Looking, for instance, at the case of Spain, the average day-ahead wholesale prices have jumped from around €30/MWh in February to €200/MWh in October.
And why should we look at Spain in particular? Well, first because the Spanish Environment Minister, Teresa Rivera, asked the European Commission to revise the marginal price system.
But Spain is also the country in Europe that has, proportionally, incurred the highest costs with feed-in-tariffs for renewables. These have created huge costs for the Spanish energy system and have created unfair competition between renewable energy sources, benefiting widely solar PV and wind.
And who benefitted the most from these high feed-in-tariffs (FiT)? Power utilities, that have increased largely their generation capacity with PV plants and wind parks under this FiT regime. And they benefitted also from their impact on capacity markets. These are also the same utilities that rely on the dependency from gas power plants to push up wholesale power prices.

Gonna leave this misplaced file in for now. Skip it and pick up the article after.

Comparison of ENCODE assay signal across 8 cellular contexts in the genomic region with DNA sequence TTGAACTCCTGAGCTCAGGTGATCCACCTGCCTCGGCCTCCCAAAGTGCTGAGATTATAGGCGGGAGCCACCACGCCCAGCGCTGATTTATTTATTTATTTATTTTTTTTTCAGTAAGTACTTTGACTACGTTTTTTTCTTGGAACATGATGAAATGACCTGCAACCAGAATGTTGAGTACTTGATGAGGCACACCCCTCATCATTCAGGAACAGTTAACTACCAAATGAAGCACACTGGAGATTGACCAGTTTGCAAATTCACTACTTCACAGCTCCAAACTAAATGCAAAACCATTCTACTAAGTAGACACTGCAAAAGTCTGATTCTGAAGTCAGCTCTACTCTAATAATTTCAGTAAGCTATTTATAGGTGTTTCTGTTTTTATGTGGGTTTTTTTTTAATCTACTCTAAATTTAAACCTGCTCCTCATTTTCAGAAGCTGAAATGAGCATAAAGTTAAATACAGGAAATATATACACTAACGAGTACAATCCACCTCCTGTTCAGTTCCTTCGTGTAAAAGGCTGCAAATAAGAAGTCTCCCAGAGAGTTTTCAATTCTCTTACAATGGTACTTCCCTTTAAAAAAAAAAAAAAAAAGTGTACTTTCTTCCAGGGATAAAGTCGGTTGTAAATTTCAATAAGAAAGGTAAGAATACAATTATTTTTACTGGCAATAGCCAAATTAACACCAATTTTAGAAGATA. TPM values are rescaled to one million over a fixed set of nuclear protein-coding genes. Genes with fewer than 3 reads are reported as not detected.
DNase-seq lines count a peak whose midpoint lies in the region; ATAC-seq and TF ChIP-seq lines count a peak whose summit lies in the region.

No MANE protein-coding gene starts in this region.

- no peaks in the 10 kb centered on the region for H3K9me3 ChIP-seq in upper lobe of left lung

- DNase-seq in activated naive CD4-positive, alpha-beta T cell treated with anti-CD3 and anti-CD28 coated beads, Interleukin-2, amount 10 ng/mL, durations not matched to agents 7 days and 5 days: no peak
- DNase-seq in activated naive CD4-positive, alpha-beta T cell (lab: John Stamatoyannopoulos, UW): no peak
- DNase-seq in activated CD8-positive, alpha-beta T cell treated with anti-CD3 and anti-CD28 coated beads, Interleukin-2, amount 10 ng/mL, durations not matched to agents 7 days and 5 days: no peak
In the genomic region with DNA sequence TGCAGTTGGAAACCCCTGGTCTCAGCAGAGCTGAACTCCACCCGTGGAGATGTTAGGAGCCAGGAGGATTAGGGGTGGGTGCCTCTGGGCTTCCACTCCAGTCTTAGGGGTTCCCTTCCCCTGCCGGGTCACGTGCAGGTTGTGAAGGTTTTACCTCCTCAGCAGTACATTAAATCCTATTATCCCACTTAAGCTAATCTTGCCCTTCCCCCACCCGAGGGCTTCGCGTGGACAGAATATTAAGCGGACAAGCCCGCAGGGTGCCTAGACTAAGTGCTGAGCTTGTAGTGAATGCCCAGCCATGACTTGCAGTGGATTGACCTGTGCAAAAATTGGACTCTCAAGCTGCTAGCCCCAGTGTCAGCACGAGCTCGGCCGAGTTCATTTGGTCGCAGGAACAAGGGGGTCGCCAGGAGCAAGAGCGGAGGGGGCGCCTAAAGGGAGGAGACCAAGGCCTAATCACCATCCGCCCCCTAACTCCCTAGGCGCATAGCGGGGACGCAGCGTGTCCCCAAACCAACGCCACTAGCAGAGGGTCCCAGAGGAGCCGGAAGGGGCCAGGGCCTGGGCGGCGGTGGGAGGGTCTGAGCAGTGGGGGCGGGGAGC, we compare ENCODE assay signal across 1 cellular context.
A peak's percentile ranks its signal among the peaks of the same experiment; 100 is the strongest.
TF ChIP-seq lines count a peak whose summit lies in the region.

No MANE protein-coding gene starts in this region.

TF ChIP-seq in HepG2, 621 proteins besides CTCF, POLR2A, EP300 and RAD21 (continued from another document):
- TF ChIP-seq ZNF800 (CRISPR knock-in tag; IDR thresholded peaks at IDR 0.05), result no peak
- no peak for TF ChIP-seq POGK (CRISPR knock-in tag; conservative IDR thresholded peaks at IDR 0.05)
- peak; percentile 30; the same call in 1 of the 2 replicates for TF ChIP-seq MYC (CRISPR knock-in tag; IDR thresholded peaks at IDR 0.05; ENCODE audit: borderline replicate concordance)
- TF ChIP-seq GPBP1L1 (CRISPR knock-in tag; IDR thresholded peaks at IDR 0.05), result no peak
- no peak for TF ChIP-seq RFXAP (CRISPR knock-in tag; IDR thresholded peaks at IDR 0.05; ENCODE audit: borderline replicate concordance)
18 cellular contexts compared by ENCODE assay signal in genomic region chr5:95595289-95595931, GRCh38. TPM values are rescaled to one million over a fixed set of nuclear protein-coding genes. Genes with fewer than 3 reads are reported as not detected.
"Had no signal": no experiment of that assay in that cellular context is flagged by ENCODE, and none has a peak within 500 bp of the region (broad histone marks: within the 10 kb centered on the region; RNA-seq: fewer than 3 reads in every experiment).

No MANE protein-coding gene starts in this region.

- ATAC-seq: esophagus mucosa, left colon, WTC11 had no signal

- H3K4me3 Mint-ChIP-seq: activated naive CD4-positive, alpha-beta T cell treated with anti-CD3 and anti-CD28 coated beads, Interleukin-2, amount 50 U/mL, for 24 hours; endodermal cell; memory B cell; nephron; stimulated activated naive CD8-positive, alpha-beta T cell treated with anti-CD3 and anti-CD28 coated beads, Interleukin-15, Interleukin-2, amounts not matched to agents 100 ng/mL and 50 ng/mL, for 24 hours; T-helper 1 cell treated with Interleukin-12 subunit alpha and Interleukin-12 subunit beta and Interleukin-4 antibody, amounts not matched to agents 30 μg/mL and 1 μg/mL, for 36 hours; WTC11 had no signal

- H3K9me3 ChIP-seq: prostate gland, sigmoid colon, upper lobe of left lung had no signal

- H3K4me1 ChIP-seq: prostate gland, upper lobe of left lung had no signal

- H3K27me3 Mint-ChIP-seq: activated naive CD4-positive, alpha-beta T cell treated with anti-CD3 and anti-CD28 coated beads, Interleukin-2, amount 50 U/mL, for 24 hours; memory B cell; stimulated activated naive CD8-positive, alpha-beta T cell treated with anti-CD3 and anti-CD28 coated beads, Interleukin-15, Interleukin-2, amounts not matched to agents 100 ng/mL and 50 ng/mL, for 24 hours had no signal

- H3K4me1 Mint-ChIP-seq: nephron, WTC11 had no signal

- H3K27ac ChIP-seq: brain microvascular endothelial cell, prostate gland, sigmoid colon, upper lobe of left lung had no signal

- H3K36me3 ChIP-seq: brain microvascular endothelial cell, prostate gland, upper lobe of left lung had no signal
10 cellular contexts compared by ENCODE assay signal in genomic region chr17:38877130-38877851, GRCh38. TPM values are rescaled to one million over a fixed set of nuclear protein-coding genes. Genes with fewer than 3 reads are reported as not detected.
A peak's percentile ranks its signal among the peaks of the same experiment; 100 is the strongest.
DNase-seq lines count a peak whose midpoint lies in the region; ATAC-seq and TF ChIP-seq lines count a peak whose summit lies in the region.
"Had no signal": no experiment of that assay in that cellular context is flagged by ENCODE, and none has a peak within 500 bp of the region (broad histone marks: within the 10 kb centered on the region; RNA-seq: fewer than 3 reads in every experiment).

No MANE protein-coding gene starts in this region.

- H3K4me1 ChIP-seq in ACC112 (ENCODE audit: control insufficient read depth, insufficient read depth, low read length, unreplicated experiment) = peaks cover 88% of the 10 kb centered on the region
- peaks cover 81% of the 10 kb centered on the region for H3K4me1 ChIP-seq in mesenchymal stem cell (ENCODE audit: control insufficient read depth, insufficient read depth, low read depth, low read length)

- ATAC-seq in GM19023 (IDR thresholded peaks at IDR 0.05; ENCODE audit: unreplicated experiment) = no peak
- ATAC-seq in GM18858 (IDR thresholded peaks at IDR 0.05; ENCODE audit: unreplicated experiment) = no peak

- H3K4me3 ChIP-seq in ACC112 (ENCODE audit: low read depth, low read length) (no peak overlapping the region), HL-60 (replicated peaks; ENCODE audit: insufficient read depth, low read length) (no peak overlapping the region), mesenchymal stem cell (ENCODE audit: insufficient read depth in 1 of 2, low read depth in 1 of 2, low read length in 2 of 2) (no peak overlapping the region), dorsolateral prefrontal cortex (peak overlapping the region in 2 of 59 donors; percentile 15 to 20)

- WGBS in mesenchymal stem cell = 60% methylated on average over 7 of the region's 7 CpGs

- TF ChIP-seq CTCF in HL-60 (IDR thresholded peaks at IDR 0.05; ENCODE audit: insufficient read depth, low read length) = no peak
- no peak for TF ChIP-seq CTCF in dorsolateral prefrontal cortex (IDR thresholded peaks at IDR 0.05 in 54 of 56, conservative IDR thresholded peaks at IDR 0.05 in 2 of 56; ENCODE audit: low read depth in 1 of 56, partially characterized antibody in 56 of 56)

Is this a rant against utilities? Not necessarily. Power utilities are essential to the energy system and essential to the energy transition. And there are also some positive examples. I’d say that this is rather an awakening call about their power, influence, and motivations.
Let’s proceed. We have looked at the supply side. But the price definition is dependent on both, supply and demand levels. Let’s now look into the demand side. Power utilities are pushing strongly for the electrification of everything. And while some time ago the call was for efficient electrification, that message got conveniently simplified to just “electrification”.
Let’s make it clear: Electrification is needed, it is happening and shall continue to happen. But it is not the only solution we need. And it is critical that it is done with efficient solutions and with renewable energy. Otherwise, what is the point of increasing our reliance on electricity if it doesn’t become cleaner?